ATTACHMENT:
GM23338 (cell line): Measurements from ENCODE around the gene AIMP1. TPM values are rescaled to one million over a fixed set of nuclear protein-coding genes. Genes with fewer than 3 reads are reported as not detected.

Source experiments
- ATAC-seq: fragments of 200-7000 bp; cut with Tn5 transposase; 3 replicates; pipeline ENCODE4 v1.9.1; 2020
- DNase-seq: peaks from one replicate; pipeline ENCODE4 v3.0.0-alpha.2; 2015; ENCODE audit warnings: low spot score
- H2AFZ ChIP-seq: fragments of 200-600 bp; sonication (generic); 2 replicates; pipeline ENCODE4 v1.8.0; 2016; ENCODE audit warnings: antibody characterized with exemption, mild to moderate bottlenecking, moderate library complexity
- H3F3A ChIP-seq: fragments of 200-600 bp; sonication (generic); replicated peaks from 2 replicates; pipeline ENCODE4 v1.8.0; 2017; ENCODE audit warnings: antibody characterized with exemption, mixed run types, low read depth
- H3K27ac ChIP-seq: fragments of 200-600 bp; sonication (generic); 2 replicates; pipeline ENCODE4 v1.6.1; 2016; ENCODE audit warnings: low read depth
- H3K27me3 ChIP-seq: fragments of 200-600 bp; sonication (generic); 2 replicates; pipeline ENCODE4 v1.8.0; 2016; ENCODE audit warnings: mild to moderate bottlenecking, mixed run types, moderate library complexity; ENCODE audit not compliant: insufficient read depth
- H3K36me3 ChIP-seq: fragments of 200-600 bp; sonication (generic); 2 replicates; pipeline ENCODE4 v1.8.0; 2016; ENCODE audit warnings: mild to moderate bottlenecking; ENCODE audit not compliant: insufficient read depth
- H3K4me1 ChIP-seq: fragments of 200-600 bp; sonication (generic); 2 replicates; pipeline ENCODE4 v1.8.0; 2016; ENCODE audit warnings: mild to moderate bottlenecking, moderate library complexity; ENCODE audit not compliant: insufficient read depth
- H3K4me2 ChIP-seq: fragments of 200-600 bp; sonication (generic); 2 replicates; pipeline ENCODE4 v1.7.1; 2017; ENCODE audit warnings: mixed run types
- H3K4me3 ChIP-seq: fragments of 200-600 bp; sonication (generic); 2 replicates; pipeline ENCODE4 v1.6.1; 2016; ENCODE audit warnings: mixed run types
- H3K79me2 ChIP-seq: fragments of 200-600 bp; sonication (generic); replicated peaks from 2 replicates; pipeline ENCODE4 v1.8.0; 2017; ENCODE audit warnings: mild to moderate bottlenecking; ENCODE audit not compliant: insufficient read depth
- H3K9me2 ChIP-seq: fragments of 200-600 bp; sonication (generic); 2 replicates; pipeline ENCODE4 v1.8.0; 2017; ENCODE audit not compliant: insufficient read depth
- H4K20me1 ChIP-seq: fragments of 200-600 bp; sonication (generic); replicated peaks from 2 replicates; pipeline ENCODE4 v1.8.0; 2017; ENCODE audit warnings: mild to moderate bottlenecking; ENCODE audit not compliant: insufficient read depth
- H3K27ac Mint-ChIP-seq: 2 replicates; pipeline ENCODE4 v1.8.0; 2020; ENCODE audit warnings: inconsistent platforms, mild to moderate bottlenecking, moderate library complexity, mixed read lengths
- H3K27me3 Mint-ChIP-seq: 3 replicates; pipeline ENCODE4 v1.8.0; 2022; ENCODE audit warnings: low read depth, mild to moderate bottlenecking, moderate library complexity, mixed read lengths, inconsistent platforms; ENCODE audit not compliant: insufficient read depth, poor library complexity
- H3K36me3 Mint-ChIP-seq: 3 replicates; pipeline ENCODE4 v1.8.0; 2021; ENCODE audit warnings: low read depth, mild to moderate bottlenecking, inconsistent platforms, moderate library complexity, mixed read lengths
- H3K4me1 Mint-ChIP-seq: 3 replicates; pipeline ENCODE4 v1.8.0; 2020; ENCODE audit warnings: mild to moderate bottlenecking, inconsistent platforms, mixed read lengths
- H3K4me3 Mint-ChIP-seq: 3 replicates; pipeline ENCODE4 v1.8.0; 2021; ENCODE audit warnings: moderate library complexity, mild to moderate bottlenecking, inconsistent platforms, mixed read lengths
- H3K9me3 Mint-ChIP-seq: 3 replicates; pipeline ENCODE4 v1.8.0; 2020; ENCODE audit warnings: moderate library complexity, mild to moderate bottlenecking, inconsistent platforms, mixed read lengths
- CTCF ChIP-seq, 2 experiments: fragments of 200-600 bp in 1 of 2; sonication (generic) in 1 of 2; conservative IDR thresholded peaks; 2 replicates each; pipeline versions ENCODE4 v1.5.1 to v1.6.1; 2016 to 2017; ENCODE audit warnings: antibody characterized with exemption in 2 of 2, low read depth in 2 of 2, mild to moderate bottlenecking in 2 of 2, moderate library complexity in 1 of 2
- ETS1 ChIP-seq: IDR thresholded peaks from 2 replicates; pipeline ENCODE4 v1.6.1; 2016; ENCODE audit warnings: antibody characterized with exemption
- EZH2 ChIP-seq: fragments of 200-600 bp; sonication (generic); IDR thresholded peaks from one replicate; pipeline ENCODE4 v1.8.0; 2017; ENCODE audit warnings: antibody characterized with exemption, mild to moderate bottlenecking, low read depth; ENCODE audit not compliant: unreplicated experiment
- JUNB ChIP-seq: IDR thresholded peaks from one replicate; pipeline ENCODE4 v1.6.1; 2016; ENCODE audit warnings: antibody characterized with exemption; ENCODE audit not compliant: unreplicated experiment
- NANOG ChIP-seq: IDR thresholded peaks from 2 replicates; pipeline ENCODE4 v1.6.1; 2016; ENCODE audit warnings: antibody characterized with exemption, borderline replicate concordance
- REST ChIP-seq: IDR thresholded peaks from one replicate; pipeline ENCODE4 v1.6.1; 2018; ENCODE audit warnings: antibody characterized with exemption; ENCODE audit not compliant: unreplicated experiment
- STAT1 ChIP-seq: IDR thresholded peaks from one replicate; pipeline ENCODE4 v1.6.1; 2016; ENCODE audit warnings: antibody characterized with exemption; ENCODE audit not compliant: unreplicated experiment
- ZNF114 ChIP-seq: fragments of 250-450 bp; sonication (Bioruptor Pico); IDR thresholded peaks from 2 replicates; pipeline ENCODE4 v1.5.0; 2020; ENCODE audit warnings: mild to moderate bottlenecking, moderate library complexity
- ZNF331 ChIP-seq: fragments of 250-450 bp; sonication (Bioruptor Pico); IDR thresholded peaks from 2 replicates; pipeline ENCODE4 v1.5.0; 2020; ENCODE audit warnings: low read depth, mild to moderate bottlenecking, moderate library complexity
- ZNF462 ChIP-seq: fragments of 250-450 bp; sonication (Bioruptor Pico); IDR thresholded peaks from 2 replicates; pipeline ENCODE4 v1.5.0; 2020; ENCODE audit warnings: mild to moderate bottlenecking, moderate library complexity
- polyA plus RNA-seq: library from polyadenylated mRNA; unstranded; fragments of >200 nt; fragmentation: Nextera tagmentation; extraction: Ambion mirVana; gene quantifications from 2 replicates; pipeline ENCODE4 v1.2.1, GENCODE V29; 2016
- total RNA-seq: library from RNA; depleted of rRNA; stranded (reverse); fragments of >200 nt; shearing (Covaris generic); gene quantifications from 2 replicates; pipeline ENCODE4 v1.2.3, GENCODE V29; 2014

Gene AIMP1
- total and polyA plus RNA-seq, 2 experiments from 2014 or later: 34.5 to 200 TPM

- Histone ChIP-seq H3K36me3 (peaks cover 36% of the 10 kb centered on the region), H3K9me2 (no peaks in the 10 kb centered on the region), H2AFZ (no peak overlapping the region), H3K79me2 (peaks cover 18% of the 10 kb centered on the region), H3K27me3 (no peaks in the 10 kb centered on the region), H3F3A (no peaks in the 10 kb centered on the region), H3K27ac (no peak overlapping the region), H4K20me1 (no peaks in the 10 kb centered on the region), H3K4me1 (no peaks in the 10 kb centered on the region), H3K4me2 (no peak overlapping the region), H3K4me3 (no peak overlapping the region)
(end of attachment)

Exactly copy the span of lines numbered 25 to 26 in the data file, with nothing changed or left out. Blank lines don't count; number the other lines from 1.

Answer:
- JUNB ChIP-seq: IDR thresholded peaks from one replicate; pipeline ENCODE4 v1.6.1; 2016; ENCODE audit warnings: antibody characterized with exemption; ENCODE audit not compliant: unreplicated experiment
- NANOG ChIP-seq: IDR thresholded peaks from 2 replicates; pipeline ENCODE4 v1.6.1; 2016; ENCODE audit warnings: antibody characterized with exemption, borderline replicate concordance